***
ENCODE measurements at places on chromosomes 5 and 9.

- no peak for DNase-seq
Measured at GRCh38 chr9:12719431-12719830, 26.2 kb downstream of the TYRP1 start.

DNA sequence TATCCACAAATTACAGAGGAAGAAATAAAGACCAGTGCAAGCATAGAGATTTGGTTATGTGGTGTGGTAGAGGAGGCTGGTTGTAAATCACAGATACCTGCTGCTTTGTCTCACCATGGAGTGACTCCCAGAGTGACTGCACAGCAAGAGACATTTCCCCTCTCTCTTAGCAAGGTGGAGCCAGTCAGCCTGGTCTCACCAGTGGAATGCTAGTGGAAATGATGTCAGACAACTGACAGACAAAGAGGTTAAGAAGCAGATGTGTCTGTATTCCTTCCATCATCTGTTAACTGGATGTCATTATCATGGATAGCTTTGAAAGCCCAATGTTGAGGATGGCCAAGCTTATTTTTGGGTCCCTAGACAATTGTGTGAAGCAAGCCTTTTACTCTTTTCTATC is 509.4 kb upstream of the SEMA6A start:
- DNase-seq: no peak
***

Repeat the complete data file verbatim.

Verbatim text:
ENCODE measurements at places on chromosomes 5 and 9.

- no peak for DNase-seq
Measured at GRCh38 chr9:12719431-12719830, 26.2 kb downstream of the TYRP1 start.

DNA sequence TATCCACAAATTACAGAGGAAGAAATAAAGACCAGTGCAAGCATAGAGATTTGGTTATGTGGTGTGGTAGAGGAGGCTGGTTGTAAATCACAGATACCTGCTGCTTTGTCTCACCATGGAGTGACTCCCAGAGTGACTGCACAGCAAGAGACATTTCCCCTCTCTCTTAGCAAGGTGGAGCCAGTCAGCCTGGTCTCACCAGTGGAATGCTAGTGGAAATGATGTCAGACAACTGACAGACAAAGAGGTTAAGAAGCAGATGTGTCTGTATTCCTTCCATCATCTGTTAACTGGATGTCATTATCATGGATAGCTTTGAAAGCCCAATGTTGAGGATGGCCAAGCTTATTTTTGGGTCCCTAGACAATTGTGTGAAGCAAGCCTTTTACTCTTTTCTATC is 509.4 kb upstream of the SEMA6A start:
- DNase-seq: no peak